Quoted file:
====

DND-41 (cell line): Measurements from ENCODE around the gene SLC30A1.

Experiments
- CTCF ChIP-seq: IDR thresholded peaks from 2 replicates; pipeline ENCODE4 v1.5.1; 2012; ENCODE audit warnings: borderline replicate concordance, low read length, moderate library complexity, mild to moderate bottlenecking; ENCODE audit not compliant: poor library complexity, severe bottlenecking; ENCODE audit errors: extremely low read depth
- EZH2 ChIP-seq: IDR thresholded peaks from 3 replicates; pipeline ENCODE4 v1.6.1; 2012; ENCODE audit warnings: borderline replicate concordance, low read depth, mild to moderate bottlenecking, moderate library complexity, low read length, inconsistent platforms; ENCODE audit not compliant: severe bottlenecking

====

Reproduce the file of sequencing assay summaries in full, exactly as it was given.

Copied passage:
DND-41 (cell line): Measurements from ENCODE around the gene SLC30A1.

Experiments
- CTCF ChIP-seq: IDR thresholded peaks from 2 replicates; pipeline ENCODE4 v1.5.1; 2012; ENCODE audit warnings: borderline replicate concordance, low read length, moderate library complexity, mild to moderate bottlenecking; ENCODE audit not compliant: poor library complexity, severe bottlenecking; ENCODE audit errors: extremely low read depth
- EZH2 ChIP-seq: IDR thresholded peaks from 3 replicates; pipeline ENCODE4 v1.6.1; 2012; ENCODE audit warnings: borderline replicate concordance, low read depth, mild to moderate bottlenecking, moderate library complexity, low read length, inconsistent platforms; ENCODE audit not compliant: severe bottlenecking